NOTE: After extensive public testing, it has been found that the hunt for the Holy Grail of Web Page Layouts Without Hacks is still on. The layout described below from A List Part fell apart in the latest version of Internet Explorer. It suffered a bit with a few other browsers, too. This is another good excuse to switch to Firefox. The best replacement layouts I’ve found continue to be from Positioniseverything, the leading experts on CSS, web page design, and overcoming browser bugs.
I think I might faint. In fact, just thinking about this, let alone writing about it, has had me in a swoon for several days, it is that exciting.
A List Apart has found the Holy Grail of web page layout. Without hacks. I’m going to swoon again!
Okay, I’m back. For years I battled with creating a simplistic and hack free web page layout. I’ve done a lot of research over the years in search of the perfect layout, eventually developing my own one-hack web page layout.
Every six to ten months, I’d hear about another hackless perfect web page layout and go worship at their feet, only to find a hack involved to make the web page structure work consistently across all browsers. My one-hack innovative layout continued to hold true, even when I switched to WordPress. It was easy to incorporate the WordPress PHP codes and structure into a new version of my website, which you can see in my post on Innovative and Simple Web Page Structure – Just Change the CSS.
Still, the dream of a hackless web page layout kept me hunting, lifting up rocks and peering underneath.
WARNING: SOAP BOX ALERT: Yes, I’m about to get on my famous ranting soap box raging at lazy and uninspired web page designers. I’m totally and completely disgusted with the wasted real estate found in most WordPress Themes and web pages today, even the one I’m currently using, though I adore it for other reasons.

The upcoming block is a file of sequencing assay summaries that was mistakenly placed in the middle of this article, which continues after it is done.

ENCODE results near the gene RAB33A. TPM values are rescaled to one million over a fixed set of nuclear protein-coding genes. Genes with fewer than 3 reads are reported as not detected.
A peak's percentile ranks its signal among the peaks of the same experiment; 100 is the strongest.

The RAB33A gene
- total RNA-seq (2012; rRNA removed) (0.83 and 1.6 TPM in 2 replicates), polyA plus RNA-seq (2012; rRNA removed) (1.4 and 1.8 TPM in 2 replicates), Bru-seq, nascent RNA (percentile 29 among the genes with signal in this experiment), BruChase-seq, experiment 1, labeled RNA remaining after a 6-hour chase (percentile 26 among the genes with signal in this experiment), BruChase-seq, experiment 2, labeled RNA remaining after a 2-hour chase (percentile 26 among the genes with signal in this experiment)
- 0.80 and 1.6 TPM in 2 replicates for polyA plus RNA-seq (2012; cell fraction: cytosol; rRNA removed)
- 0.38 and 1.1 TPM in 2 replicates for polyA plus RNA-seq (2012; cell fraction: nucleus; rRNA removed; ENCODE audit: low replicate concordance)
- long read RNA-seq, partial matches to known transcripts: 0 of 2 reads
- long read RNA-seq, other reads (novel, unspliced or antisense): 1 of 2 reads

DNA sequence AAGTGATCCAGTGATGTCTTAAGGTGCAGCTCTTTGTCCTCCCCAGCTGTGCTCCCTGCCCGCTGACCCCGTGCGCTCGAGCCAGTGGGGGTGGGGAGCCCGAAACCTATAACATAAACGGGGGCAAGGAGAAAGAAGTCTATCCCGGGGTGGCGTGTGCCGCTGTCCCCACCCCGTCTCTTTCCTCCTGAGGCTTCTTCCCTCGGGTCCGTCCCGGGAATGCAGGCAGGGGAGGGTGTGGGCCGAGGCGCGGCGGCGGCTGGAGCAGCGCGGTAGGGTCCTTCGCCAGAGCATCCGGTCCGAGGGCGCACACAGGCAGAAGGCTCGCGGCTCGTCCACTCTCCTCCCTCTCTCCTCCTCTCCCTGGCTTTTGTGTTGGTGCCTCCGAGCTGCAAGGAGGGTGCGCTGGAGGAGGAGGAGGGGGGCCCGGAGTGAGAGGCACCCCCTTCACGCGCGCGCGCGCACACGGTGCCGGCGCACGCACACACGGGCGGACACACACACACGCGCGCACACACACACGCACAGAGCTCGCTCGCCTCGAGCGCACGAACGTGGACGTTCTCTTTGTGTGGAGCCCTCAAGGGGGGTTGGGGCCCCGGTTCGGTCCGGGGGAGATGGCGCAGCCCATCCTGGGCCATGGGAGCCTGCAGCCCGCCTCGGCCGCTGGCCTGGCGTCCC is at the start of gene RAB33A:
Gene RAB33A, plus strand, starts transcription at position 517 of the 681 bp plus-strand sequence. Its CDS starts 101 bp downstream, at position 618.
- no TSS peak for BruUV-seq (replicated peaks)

In order to overcome many problems with hacks in web page design due to incompatible or insufficient browsers, many designers force a web page into the middle of the page, with empty space to the left and right of the graphic content. If you are using an older low resolution monitor, the forced layout is often forced right off the width of your monitor so you have to scroll horizontally to read the posts. If you are using one of the new wide screen monitors, the web page represents a very narrow width on your screen, with wasted space all around. Yuk, yuk, yuk. Why can’t designers use the whole screen with flexible, elastic columns? That’s what our main site uses. Let web pages stretch and flow with their designs and not be strangled into place.
This is the way of the web design world.
A List Apart has always been at the forefront of innovative thinking when it comes to web page design, layout, and design elements. Many of the writers are the true brilliant brains behind web page standards and accessibility standards, not to mention the fact that many are also award winning web page designers and developers. But mostly, these are the people unafraid to get their hands dirty and who boldly go where few dare to glimpse.
A List Apart’s Holy Grail by Matthew Levine is a work of art. It’s so simple, and yet sophisticated. It is totally elastic, stretching with the browser’s window, unrestricted. It is amazing, and oh, oh, I’m going to swoon again.
Okay, I also need to be fair. There is one small hack in the Holy Grail layout. it isn’t until you begin to add padding to the columns that Internet Explorer chokes. Web page designers have known this about Internet Explorer for years. They have their own set of rules when it comes to margins and padding, but this hack isn’t a “serious hack” which also has to be undone for other browsers. Only IE sees the hack, and the rest of the browsers ignore it. Still, for the sake of truthfulness, there is still a tiny hack. Soon, oh, faithful and patient ones. Soon, a totally hackless design will be out. But for now, this is the miracle layout.
I’ve been thinking of a way to add ads to my main site without destroying the overall layout and design, and this might be the answer. Either way, I will be working on implementing his recommendations very soon.
And if you are a web page designer, bookmark that article, print it out, and frame it on the wall. This is a legendary moment when web page design broke the hack mold. The web is a better place for it, too. Thanks, Matthew Levine! You are a star.
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